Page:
... Adapter proteins and their Src homology 3 (SH3) domains play crucial roles in signal transduction pathways that regulate various cellular processes, including cell proliferation, differentiation, and apoptosis [1,2]. The SH3 domain is a small protein module consisting of approximately 60 amino acids, adopting a characteristic 3D structure comprising five β-strands [3,4]. ...
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Drk, a homologue of human GRB2 in Drosophila, receives signals from outside the cells through the interaction of its SH2 domain with the phospho-tyrosine residues in the intracellular regions of receptor tyrosine kinases (RTKs) such as Sevenless, and transduces the signals downstream through the association of its N- and C-terminal SH3 domains (Drk-NSH3 and Drk-CSH3, respectively) with proline-rich motifs (PRMs) in Son of Sevenless (Sos) or Daughter of Sevenless (Dos). Isolated Drk-NSH3 exhibits a conformational equilibrium between the folded and unfolded states, while Drk-CSH3 adopts only a folded confirmation. Drk interacts with PRMs of the PxxPxR motif in Sos and the PxxxRxxKP motif in Dos. Our previous study has shown that Drk-CSH3 can bind to Sos, but the interaction between Drk-NSH3 and Dos has not been investigated. To assess the affinities of both SH3 domains towards Sos and Dos, we conducted NMR titration experiments using peptides derived from Sos and Dos. Sos-S1 binds to Drk-NSH3 with the highest affinity, strongly suggesting that the Drk-Sos multivalent interaction is initiated by the binding of Sos-S1 and NSH3. Our results also revealed that the two Sos-derived PRMs clearly favour NSH3 for binding, whereas the two Dos-derived PRMs show almost similar affinity for NSH3 and CSH3. We have also performed docking simulations based on the chemical shift perturbations caused by the addition of Sos- and Dos-derived peptides. Finally, we discussed the various modes in the interactions of Drk with Sos/Dos.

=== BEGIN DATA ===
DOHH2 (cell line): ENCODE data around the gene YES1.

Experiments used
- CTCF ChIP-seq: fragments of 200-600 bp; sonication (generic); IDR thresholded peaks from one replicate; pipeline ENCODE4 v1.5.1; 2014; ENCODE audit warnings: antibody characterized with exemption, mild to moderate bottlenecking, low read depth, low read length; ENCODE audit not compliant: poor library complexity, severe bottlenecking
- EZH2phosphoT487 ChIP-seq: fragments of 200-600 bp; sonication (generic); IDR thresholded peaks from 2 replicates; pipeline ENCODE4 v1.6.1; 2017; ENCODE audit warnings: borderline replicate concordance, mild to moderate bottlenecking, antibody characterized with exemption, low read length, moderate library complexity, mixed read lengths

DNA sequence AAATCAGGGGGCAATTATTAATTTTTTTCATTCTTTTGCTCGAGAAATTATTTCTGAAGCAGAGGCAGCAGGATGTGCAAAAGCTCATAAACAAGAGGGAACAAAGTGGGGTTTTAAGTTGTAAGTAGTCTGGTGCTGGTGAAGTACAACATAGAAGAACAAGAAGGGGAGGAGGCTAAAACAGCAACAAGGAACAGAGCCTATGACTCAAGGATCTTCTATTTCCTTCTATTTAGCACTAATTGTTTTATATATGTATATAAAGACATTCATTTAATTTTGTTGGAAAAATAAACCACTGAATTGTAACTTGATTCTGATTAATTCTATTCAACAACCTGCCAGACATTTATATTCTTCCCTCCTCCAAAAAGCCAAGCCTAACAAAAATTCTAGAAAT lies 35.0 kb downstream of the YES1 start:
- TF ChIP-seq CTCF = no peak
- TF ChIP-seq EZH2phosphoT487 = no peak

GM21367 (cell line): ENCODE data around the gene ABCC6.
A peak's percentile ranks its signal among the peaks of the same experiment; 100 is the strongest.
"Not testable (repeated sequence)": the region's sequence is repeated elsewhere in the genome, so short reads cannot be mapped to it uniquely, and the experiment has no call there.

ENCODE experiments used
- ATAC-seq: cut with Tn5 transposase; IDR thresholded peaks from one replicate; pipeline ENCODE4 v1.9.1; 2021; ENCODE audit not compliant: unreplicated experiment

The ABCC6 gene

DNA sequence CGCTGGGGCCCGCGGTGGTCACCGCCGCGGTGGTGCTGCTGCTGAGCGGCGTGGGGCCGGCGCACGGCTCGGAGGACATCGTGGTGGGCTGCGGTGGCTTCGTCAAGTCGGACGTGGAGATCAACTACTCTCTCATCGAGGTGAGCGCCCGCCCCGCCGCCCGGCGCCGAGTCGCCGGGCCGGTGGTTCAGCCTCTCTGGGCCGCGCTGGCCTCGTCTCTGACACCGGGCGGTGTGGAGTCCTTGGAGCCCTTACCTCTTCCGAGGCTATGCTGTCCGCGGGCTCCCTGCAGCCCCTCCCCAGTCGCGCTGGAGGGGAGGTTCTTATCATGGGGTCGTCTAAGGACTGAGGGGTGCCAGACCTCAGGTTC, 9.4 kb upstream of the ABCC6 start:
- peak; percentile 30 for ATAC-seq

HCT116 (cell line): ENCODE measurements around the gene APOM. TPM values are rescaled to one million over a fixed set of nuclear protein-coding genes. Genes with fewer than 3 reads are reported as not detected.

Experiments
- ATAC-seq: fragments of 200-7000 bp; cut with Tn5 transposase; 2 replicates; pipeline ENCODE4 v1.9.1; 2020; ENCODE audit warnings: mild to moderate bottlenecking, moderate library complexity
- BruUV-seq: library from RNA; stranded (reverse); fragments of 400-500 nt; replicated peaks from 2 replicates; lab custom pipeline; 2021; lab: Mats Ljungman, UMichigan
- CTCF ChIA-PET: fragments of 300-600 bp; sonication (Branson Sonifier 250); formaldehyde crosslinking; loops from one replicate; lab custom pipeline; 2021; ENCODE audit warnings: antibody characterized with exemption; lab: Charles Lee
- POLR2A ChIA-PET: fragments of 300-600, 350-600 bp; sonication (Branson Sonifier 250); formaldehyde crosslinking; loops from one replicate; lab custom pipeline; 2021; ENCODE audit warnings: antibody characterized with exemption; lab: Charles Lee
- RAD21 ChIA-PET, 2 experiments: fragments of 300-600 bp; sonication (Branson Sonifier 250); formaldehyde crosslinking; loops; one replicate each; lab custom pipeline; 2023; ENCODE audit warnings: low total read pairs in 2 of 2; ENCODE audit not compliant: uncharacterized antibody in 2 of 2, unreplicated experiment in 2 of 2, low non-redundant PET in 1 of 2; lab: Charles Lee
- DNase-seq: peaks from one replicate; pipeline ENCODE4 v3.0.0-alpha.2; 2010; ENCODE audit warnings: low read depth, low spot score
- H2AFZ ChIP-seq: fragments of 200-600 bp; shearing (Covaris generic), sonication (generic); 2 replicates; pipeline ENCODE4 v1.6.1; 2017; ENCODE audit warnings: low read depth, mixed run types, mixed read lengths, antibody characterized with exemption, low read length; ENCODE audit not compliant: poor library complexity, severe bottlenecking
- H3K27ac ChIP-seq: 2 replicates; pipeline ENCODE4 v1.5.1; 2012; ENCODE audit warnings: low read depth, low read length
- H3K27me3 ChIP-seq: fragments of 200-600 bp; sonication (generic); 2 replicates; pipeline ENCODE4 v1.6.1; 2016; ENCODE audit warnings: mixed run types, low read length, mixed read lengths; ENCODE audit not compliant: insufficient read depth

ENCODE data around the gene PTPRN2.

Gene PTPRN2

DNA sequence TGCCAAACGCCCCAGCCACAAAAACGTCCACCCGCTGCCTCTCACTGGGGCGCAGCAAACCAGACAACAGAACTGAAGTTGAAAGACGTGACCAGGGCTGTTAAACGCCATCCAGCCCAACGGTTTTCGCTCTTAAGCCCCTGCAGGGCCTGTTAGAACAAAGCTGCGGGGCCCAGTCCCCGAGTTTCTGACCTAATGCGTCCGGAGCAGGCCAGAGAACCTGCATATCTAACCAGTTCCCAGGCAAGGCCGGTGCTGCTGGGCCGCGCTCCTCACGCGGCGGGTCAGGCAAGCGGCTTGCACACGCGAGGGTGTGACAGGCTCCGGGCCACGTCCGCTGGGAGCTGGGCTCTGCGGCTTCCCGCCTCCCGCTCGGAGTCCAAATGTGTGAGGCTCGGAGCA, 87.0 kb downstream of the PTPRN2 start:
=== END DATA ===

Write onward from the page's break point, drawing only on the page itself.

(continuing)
... The human kinome consists of 518 protein kinases that are classified into different groups and families according to similarities in their kinase domain sequences [1]. The family of receptor interacting protein (RIP) kinases (RIPK) are best known for their functions as cellular integrators of inflammatory and cell death signaling pathways. ...